18,000 people with Covid in Cumbria as virus continues to claim lives

  • Ryan Dollard talks to Cumbria's Director of Public Health Colin Cox

The number of people testing positive for coronavirus in Cumbria has increased in recent weeks, as the winter months draw nearer.

Around 500 positive cases were confirmed by tests over a seven day period, but experts say the real infection rates are likely to be much higher due to widespread Covid-19 testing no longer being undertaken.

According to the Coronavirus Infection Survey, an estimated 3.6% of people have recently tested positive - accounting for around 18,000 or one in 28 people.

While the number of deaths related to Covid remain relatively low, people are still dying from the virus - an average of four people per week over the past 10 weeks.

Hospital admissions had recently increased but are now said to be stabilising or even decreasing.

Health professionals say the situation can change rapidly and admissions are expected to increase going into winter unless vaccine take-up improves.

Cumbria’s Director of Public Health, Colin Cox, said: "The disruption we all faced because of Covid-19 just a year or so ago may feel like a distant memory now – but Covid-19 has not gone away.

"It’s still circulating in the population and continues to cause serious illness in some people.

"There are simple things you can do in your daily life that will help reduce the spread of Covid-19 and other respiratory infections and protect those at highest risk, such as getting vaccinated, letting fresh air in if meeting others indoors, washing your hands, and wearing a face covering in crowded and enclosed spaces.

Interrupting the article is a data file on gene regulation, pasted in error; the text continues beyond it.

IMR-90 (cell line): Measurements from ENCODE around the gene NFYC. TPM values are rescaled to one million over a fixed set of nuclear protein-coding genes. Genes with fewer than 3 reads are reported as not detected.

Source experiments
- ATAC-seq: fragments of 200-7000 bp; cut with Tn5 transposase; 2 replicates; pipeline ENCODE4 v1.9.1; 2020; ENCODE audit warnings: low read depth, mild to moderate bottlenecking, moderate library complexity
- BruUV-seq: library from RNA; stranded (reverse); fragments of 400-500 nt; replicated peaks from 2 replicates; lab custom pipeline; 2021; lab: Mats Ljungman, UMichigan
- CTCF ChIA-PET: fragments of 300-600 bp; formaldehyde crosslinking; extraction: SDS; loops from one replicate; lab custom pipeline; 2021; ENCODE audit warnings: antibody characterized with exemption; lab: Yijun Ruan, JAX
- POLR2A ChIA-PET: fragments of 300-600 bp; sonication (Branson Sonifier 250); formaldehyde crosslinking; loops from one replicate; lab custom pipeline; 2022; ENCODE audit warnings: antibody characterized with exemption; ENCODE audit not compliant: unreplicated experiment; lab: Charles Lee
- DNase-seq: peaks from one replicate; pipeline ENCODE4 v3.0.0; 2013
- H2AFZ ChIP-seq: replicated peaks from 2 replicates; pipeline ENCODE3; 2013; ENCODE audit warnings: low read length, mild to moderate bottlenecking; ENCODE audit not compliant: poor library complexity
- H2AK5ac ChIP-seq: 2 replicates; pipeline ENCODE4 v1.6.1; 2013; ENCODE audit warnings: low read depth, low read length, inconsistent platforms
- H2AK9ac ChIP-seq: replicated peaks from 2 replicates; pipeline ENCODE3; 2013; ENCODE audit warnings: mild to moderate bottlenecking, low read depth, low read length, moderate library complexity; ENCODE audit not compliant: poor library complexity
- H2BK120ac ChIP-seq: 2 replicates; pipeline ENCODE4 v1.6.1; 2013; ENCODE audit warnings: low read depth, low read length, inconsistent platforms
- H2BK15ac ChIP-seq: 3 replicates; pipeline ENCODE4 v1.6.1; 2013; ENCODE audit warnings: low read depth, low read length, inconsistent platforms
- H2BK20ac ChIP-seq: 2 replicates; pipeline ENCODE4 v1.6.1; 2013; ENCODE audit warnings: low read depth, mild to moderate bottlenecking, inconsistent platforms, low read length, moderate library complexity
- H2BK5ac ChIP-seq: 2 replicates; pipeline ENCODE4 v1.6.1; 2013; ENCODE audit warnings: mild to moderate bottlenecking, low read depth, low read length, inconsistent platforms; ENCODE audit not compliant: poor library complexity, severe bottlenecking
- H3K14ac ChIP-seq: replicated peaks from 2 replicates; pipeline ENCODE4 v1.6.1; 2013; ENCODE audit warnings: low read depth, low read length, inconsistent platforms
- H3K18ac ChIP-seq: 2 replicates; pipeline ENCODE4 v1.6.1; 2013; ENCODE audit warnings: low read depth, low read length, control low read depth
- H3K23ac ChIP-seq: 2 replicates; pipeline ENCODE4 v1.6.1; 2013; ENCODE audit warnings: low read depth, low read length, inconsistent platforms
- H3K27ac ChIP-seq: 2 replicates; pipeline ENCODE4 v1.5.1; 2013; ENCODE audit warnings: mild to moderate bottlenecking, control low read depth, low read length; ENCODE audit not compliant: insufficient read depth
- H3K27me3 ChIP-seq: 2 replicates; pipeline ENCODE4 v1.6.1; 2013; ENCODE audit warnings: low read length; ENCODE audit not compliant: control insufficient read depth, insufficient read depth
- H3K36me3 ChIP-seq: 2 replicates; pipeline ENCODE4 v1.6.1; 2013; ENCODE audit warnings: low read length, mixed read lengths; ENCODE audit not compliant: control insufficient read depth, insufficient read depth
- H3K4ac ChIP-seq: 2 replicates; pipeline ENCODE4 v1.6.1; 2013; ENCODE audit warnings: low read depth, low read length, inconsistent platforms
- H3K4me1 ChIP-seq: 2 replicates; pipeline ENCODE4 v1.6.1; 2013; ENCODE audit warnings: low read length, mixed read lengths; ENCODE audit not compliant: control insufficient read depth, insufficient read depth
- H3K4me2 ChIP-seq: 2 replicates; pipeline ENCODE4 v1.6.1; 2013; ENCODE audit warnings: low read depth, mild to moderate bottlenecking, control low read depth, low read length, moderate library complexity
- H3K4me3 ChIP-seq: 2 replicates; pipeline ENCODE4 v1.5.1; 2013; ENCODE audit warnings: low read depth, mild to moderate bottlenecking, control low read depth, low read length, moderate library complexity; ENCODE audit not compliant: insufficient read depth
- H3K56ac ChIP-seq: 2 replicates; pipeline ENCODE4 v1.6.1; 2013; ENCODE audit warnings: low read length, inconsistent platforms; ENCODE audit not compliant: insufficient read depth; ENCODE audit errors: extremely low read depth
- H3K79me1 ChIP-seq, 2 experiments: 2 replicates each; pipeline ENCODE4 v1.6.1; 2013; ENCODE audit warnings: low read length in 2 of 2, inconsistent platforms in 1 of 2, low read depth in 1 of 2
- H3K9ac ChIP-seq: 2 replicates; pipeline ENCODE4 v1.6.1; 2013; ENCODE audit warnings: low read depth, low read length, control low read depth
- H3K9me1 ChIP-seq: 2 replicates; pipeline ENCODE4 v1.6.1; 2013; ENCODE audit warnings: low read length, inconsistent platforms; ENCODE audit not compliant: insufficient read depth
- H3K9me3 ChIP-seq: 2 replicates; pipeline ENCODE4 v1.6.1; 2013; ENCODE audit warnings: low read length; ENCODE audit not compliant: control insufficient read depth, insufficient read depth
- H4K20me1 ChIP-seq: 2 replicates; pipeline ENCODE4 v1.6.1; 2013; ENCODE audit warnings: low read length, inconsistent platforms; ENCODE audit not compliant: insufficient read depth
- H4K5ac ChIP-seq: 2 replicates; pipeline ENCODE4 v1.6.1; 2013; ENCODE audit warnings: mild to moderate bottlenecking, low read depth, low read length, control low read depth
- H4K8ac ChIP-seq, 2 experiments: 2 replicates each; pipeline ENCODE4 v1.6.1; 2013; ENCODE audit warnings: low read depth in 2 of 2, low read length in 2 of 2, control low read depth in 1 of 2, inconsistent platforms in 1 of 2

"If you have symptoms of a respiratory infection, have a high temperature or you do not feel well enough to go to work or carry out normal activities, please get tested, try to stay at home and avoid contact with other people.

"I know for many people it will feel like the pandemic is over and we just need to get on with it now as many people will not become very ill at all when they do contract this virus.

"Thankfully the vaccine has had a real impact on that. However, that’s not the case for all our population who remain at risk if they are infected.

"In addition, we must think about the impact rising rates of infection has on the workforce, particularly in services we all rely upon such as the NHS.

"To ease those pressures, we must continue to follow the public health guidance."

If you’re aged 50 or over, pregnant, a frontline health or social care worker or have a health condition or weakened immune system, you may now be eligible to receive a seasonal booster dose of the Covid vaccine.

If you haven’t already been invited to receive yours, you can book an appointment online, call 119 free of charge, or visit your nearest walk-in vaccination centre.

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